Earlier this year, it seemed there might be some hope for Capitol Hill when Congress dealt easily with raising the debt ceiling. But don’t let that single episode fool you. As President Obama and House Republicans circle each other over the forthcoming budget cuts known as the “sequester,” it’s a reminder that Congress and the White House have a complicated legislative agenda ahead — and that none of the items on it will come easily.
We’ll get to the specifics in a moment, but two things need to be said up front. The first is that despite President Obama’s exhortations in his State of the Union speech, major policy changes will be difficult to make. The Democrats may have increased their margin in the Senate, but the Republicans still control the House. The ideological polarization and apparently incompatible views that marked dealings between the two bodies show no sign of abating. Significant policy initiatives are not impossible, but it’s safest to have subdued expectations.
Second, although rank-and-file members seem more willing than in the recent past to part with their caucuses on high-profile votes, power will continue to rest with the leadership. Over the year ahead, the dynamic to watch will involve the caucus leaders in both houses — ordinary members may have some impact on the margins, but they won’t be the center of the action.
The big issue, of course, will continue to be the budget and fiscal affairs. The major questions are: Can we get our fiscal house in order? Can we revive economic growth and make the investments we need in human and physical capital? And can we figure out a reasonable way to pay for the government we require — one that doesn’t need the 73,000 pages of rules and regulations that burden our current tax code?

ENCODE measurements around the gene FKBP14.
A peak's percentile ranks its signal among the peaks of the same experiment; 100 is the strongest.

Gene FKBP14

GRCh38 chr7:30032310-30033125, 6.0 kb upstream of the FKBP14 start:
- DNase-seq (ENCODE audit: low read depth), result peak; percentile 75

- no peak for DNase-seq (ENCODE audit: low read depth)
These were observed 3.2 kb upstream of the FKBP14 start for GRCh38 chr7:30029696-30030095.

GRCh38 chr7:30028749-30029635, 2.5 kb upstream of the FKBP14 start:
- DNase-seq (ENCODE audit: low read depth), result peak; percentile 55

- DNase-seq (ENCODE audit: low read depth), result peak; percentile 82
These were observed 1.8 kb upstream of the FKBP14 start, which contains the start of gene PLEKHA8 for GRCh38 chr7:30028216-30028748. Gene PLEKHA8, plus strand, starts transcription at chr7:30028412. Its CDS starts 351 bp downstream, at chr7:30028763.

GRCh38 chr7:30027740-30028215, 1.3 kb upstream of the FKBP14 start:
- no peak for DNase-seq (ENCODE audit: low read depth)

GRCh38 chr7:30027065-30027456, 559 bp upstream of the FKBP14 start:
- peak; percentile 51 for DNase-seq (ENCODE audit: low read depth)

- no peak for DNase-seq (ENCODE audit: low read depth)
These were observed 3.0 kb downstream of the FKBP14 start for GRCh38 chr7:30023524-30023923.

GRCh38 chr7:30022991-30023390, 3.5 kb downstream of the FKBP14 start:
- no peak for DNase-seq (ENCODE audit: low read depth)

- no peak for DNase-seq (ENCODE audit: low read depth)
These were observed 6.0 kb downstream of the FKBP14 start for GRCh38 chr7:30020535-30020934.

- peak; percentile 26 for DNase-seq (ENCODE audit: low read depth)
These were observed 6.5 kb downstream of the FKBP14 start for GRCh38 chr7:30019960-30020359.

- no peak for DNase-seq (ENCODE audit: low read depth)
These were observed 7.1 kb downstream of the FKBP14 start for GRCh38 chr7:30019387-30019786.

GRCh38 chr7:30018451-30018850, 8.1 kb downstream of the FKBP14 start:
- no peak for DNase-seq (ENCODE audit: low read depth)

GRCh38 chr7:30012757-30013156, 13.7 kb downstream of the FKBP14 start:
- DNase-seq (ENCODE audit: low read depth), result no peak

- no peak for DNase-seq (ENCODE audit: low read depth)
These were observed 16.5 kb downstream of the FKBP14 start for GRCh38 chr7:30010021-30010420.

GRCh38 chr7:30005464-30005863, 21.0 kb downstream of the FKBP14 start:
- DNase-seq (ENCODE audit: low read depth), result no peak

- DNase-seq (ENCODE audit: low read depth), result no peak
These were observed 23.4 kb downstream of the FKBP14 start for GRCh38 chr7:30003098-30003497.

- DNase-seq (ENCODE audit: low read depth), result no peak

However Congress and the White House proceed, it’s unlikely there will be any “grand bargain.” Instead, they are likely to make piecemeal progress on the core issues: increasing tax revenues and cutting spending on entitlements. Confrontations over these matters will make it harder to tackle other economic issues that need addressing, such as how to address the regulation of the biggest banks and how to finance the infrastructure that our economic growth desperately needs.
Congress will also turn to health care. As long as President Obama is in office, his signature health plan will not be repealed, but there will almost certainly be fights over its implementation and funding. The big issue — how to control health-care costs — will remain a centerpiece of the debate, but it is unclear how it will get addressed.
On the other hand, there is unambiguous movement on immigration reform. While Democrats have coalesced around a comprehensive approach to the issue — which would include ways of easing the stay of highly skilled workers, a guest-worker program, and a path to citizenship for the 11 million illegal immigrants in the country — Republicans have generally preferred tackling specific issues separately.
The two sides can find common ground, especially on high-skilled workers. Possible citizenship, on the other hand, will be much knottier to resolve. So while the gridlock may be easing, comprehensive reform of our broken immigration system is not assured.
You can also look for piece-by-piece initiatives on gun control. While the White House and some members of Congress are looking for wide-ranging legislation banning assault weapons and high-capacity magazines, others are focused on specific proposals that can gain bipartisan support. Some members with widely different views, for instance, are coalescing around an effort to expand requirements for background checks on gun sales.
Climate change, which gained national force last year with Hurricane Sandy, is less likely to see congressional action. Despite the certain threat of rising seas and storm surges, Congress seems unprepared to get serious about it. Instead, as he promised in the State of the Union, if Congress cannot act the President will take whatever steps he can by executive order, as he just did with cyber-security.
There are drawbacks to this approach, but it is a reminder that when Congress is able to act it remains a player, and when it can’t, it deals itself out of the policy picture.
Hamilton is director of the Center on Congress at Indiana University. He was a member of the U.S. House of Representatives for 34 years.